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Alan Hankinson, Senior Biomedical Scientist with the HM-JACKarc at Monklands Hospital
Dr Ian Godber’s team at NHS Lanarkshire has evaluated the HM-JACKarc automated FIT analytical system for assessment of patients referred from primary care to endoscopy because of lower GI symptoms. As a result of this successful study, the process of rolling out a FIT service to their local General Practitioners (GP) is now well under way. Matthew Davis, Alpha Laboratories Senior Product Manager, met recently with Ian to find out more from one of the first hospitals in the UK to offer a quantitative Faecal Immunochemical Test for haemoglobin (FIT) service.
There was sufficient data in publications on FIT to suggest that the ability to “rule in” patients who potentially had cancer and fast track them through endoscopy was good. In addition, the potential to “rule out” patients with no significant pathology was interesting from a cost saving and improved efficiency perspective.
Matthew: What prompted your laboratory to consider providing the FIT service?
Ian: We initiated investigations on Faecal Immunochemical Tests for haemoglobin (FIT) due to the withdrawal of traditional guaiac-based gFOBT, following Professor Callum Fraser’s audit (ACB Scotland 2005). This highlighted that gFOBT should not be used to investigate symptomatic patients because of false positives and false negatives inherent when using this test. Our Gastroenterologists and GI surgeons agreed with the cessation of gFOBT but the knockon effect has been an increased demand for lower GI tract endoscopy. In consequence, we needed to find a way to relieve this additional pressure on the endoscopy service. The directorate structure of NHS Lanarkshire aided discussion. The divisional management to which I report is the same for both Diagnostics and Cancer Services, with similar structure and goals. This helped to simplify communication and coordination on this project.
Matthew: How did you engage with all the necessary departments to progress the pilot project?
Ian: There was sufficient data in publications on FIT to suggest that the ability to “rule in” patients who potentially had cancer and fast track them through endoscopy was good. In addition, the potential to “rule out” patients with no significant pathology was interesting from a cost saving and improved efficiency perspective. The proposal was taken to the Chief of Medicine for NHS Lanarkshire, at the Wishaw General Hospital site, Mr Hakim Ben Younes, who is also a GI surgeon, and he was keen to proceed. There was sufficient evidence to put the concept forward as a proposal to the Gastroenterologists, in order to relieve the pressure on the endoscopy service. This was a key factor in gaining approval to proceed with the project.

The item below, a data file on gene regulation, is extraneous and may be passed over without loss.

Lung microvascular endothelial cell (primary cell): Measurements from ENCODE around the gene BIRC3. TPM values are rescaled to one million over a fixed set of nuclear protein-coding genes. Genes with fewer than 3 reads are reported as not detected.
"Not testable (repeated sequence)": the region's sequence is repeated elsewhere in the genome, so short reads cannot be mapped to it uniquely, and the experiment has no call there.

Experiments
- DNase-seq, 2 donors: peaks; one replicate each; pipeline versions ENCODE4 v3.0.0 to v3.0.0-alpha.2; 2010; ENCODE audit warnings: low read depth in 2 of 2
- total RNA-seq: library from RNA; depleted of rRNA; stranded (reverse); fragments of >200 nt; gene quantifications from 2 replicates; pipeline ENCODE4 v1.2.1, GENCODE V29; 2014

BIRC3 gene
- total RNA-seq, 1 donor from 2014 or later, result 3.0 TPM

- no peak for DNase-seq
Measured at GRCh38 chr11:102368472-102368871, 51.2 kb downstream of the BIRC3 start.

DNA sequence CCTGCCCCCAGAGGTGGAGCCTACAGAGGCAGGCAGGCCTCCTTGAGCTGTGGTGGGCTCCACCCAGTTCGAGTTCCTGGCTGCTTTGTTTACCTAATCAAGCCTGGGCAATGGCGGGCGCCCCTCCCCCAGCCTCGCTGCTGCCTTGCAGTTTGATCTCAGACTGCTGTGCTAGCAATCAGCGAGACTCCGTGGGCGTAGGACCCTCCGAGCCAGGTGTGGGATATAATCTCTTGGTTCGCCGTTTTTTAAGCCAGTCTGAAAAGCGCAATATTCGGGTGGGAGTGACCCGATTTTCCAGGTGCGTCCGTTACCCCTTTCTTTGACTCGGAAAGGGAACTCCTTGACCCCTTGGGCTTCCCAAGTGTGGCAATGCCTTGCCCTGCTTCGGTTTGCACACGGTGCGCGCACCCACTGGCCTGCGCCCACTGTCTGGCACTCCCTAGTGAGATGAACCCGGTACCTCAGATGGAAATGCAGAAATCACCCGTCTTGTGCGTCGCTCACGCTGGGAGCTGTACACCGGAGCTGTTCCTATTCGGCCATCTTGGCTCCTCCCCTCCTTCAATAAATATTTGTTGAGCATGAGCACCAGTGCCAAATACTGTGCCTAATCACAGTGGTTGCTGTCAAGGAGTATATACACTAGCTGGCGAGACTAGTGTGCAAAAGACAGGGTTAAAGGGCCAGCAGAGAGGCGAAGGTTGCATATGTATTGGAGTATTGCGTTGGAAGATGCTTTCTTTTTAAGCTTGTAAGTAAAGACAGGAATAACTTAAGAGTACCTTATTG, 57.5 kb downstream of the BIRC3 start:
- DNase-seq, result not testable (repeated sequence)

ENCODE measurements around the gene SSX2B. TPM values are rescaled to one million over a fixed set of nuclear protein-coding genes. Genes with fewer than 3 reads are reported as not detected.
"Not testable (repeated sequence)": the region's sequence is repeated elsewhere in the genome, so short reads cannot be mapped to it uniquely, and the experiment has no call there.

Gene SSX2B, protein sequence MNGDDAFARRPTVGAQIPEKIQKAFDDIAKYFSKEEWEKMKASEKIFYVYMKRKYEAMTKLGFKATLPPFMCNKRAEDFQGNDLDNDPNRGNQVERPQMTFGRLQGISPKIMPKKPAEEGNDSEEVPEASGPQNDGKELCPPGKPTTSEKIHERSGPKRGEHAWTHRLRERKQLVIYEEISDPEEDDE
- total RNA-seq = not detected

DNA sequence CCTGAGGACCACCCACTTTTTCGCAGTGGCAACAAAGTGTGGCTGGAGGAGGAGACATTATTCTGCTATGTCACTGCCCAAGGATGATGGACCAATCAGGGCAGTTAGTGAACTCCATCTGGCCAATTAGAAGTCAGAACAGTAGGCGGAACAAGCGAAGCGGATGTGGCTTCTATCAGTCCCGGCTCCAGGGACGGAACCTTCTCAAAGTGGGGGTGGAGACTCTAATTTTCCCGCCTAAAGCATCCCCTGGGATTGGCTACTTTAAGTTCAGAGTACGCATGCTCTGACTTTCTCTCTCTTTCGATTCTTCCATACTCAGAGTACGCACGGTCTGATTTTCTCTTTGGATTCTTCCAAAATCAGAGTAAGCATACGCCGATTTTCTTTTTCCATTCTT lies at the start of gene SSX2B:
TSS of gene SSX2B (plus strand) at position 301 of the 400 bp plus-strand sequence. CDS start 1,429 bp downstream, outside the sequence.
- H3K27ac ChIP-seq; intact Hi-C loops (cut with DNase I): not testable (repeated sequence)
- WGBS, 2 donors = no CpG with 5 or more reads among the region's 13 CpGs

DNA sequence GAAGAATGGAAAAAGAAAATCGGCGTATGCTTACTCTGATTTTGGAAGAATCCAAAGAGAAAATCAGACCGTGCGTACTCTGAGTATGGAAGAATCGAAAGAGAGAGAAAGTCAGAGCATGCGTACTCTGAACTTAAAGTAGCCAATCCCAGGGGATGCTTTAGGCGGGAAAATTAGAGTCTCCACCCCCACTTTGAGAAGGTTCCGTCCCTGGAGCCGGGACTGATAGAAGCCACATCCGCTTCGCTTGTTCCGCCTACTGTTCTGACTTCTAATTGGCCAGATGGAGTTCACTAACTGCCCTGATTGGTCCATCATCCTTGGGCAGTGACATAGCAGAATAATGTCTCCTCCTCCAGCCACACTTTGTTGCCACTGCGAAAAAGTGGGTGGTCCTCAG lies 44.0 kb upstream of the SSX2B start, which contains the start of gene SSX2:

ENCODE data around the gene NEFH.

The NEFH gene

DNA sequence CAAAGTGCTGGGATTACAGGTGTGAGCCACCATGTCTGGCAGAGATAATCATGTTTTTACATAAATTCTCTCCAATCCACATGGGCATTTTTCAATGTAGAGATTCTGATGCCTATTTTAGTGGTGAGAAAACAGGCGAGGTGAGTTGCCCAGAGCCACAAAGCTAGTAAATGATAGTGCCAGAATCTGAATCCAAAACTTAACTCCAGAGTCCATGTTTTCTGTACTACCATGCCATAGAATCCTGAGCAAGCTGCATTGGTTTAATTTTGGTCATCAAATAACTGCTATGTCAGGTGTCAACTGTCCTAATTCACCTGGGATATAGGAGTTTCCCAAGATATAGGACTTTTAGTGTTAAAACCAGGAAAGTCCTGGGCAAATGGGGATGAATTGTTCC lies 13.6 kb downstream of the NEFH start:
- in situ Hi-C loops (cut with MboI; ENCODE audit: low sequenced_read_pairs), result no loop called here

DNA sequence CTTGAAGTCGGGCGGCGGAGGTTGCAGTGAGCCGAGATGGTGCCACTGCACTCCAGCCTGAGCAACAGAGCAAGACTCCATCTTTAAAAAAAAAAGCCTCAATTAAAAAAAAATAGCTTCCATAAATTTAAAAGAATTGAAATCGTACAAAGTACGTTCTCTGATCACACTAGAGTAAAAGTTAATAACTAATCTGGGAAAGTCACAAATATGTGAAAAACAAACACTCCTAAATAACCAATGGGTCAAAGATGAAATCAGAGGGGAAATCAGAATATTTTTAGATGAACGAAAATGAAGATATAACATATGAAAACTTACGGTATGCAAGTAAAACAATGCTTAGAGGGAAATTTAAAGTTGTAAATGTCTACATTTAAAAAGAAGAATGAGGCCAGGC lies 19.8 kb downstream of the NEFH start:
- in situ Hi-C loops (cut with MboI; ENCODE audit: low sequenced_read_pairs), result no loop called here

Matthew: What were the outcomes from the pilot project?
Ian: With support from Gastroenterologists and GI Surgeons, the project was driven forward to a successful conclusion, which resulted in a publication: Clin Chem Lab Med.2016 Apr;54(4):595-602. doi: 10.1515/cclm-2015-0617. The conclusions in the paper were essentially that the high negative predictive value of this test, at a cut off of 10μg Hb/g faeces, allows you to triage patients without missing any cancers, where the clinical sensitivity for colorectal cancer was 100%. In this study, all cancers had a f-Hb concentration greater than 150 μg Hb/g faeces. There still remain a number of questions, mainly around other bowel pathologies that also generate a positive FIT result, and how these patients are managed. It may be that patients with very high f-Hb concentrations, say 150μg Hb/g faeces are sent straight to endoscopy, whereas those who are below that, but above 10 μg Hb/g faeces, are followed up clinically. We think that there is potential to develop a clinical pathway that involves an initial screen with FIT, with patients then being seen in a clinic if the result is positive. The patient characteristics such as age, as well
as the symptoms, may lead the clinician down a different track, favouring referral to Gastroenterology, with the possibility of a calprotectin test being more appropriate. However, the higher the f-Hb concentration initially the more important it is to initiate an urgent colonoscopy. But, what about the negative FIT results? They may still need to be considered further and, depending on the clinical symptoms, there is possibly a case for following up these patients in 6 to12 months time with another FIT test.